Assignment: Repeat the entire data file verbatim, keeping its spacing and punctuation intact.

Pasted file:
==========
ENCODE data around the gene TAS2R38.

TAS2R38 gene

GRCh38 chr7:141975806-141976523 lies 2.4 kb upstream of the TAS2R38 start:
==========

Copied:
ENCODE data around the gene TAS2R38.

TAS2R38 gene

GRCh38 chr7:141975806-141976523 lies 2.4 kb upstream of the TAS2R38 start: